Alright everybody, get back to work—we’re especially looking at you, us. After what feels like a very long holiday, we here at Sub Pop Records are getting back into doing what we do—putting out new records by some of our favorite bands in the world. It’s going to be another year of us attempting to fill the your record collections with our records (and your closets with our t-shirts), and we’re starting it off strong with new full-lengths from The Ruby Suns, Pissed Jeans, Low, and Mudhoney with many more to come after that, so check your email frequently, I’m we’ll certainly be bugging you a lot this year.
When it comes to listening to the public, we here at Sub Pop like to stick our fingers into our ears and make a really loud humming noise, both literally and metaphorically. But, the recent hue and cry to resurrect our old “People Who Work Here” column has finally become too much for even us to ignore. “People Who Work Here” is, of course, the long-running and even longer-dormant column in which we crawl inside the heads of the weirdos who call Sub Pop HQ home for something like forty hours (give or take—usually take) each week. As the column’s original author is now too busy running our Licensing Department (way to go, Lacey Swain!) to be bothered with this sort of thing, we’ve drafted our new (and former) receptionist to take over as staff interviewer. His name is Derek Erdman and he claims to have a degree in English. You be the judge!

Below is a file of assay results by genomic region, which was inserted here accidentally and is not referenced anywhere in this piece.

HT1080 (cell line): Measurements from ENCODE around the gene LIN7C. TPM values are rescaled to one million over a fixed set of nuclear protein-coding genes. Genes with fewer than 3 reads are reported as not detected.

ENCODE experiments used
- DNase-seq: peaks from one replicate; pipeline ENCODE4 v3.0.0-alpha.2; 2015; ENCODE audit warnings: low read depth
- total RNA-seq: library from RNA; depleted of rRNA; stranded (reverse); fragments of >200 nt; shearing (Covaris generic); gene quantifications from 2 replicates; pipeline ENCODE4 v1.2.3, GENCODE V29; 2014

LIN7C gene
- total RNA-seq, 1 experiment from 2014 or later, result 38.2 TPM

The first subject of the new “People Who Work Here” is, naturally, the newest (and, arguably, most famous) addition to the Sub Pop family, Ishmael Butler. Ish was no stranger to Sub Pop when he accepted the job; he’s also 1/2 of Shabazz Palaces! So far, a number of the ladies (and most likely some dudes, too) in the office have described Ish as “hunky,” and his commanding demeanor has office meetings running much more smoothly. We could go on and on, or you could just read more below.